Several small planes landed in quick succession but none were worthy of note. Small planes need less runway so there was no need for them to land right at the start of the runway and so no need for them to fly low over the beach.

I'd checked landing times before we started on the cruise (although I later learned there is an upright surfboard somewhere along the beach that gives these times too) and I knew there was a large Air France plane coming in from Paris at 1:30pm and so we only had 30 minutes to wait.

Everyone else knew this too and as the time approached, keen eyes scanned the horizon. A young lad near us saw it first and as the seconds passed, the dot became a plane and I got ready with my camera. I passed my little Nikon to Debby so she could get video footage and I prepared for still shots. I started shooting when the plane was still over the water and I was standing facing it but I hadn't thought about the potential for disaster when swivelling round in the sand to track it to the runway.

I stumbled slightly and although I kept shooting, there was always only going to be one frame when the plane was closest to me and closest to the beach - and I messed it up by chopping off its tail. I was pissed.

(That's a proper technical term used by photographers to explain how they feel when they screw up)

It was a bit of an overcast day, so once the show was over, we decided to head back to the ship. Again it was hard to avoid taking photos of those huge cruise ships so here are a couple more.

Back on board, we had something to eat and a rest before going up on deck around sunset to watch our departure from St. Maarten. We were the first of the 4 closely docked cruise ships to leave and as we reversed out (!!), I hoped the Oasis would still be there, but it had left before us and was only visible as a dot on the horizon.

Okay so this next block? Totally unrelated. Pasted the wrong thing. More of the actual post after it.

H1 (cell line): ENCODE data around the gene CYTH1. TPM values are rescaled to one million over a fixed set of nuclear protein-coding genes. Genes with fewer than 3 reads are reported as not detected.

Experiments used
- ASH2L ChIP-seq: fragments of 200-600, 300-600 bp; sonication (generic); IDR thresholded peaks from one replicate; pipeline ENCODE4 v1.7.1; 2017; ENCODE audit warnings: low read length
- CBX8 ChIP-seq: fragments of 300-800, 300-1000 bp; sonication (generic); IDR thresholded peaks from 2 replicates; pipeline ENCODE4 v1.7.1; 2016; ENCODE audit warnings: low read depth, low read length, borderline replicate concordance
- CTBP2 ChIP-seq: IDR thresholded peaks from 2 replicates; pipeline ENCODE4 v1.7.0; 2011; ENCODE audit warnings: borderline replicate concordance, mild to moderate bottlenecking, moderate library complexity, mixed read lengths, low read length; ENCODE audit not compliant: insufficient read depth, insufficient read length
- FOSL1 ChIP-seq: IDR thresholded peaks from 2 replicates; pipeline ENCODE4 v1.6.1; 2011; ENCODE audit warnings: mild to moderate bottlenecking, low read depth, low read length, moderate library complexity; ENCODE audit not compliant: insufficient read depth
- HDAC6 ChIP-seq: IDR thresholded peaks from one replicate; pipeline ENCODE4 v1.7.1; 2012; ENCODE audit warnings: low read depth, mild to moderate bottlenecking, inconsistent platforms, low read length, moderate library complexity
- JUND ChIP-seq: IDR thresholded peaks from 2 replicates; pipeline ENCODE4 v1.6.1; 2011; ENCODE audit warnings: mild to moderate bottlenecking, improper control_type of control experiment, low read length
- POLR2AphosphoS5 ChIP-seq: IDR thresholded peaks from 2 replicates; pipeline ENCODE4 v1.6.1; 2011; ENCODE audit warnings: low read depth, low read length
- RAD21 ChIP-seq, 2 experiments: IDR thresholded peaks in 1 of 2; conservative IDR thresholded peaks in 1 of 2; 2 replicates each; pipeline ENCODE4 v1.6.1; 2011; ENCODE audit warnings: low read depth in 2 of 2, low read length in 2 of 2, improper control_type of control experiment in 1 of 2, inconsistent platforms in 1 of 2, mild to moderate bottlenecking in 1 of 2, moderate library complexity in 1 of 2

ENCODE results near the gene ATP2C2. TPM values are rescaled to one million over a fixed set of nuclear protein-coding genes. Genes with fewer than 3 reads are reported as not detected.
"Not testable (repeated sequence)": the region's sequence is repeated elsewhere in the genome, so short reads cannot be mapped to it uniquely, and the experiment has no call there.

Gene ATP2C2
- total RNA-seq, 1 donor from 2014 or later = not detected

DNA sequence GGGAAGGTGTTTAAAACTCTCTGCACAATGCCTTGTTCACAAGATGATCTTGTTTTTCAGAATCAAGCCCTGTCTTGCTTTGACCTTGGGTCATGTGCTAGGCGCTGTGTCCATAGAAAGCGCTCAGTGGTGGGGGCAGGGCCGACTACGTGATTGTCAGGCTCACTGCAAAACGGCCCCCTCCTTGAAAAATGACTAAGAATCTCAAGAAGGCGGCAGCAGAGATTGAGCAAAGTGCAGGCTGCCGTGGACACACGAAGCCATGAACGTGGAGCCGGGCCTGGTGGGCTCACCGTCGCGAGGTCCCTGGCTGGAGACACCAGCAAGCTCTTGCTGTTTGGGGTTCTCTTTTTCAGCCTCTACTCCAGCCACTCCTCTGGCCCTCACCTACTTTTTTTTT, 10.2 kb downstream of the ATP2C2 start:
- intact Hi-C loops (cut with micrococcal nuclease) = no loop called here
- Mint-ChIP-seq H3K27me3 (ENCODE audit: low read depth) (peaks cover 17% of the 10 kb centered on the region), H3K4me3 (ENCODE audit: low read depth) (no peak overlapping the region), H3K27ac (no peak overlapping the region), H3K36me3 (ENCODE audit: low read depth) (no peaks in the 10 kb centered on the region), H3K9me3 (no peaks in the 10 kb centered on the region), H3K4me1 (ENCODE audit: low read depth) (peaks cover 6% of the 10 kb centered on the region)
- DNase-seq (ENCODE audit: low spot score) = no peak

We stayed up on deck for a lovely sunset........

.....and then after dinner, we went to the theatre to see another set by the excellent 'relationship' comedian, Kevin Hughes.

Going across to the airport to see the planes taking off and landing was a selfish dream on my part and I want to thank Debby for going with me so I could get it out of my system !

Here is the unedited video clip she took and yes, unlike me, she managed to get all of the plane in the frame. I have been suitably humbled.


Daphne said...

When I grow up I'm not going to be a pilot flying into that airport. Not until I've begun by learning parallel parking, anyway. Amazing.

rhymeswithplague said...

Great photos, clipped tail and all (the plane's, not yours), and the video is downright amazing. The sunset is absolutely gorgeous. But why did you say of course we didn't go to the French portion of the island? I'm confused.

As we say goodby to St. Maartin, my verification word is seyinera, which is too much like sayonara to be coincidence.

Debby said...

It was a great day even if it was pissing it down for a while!

I like your picture even if it's missing a tiny sliver.

I could go for some of the fabulous fettucini alfredo I had on the ship right now!

jay said...

Oh, I'd have wanted to see the planes, too! There's a bit in the movie 'Pushing Tin' about a the effect of the 'wake' of a plane on people standing too close - quite fun, it is!

I think you did well to get the plane that much in the frame.

Brit Gal Sarah said...

Wow that is SOME huge ship!! I have to say I'm not one for crowds, so it probably isn't me. But I can see the appeal with everything on offer.

Great piccies and wonderful video, have fun!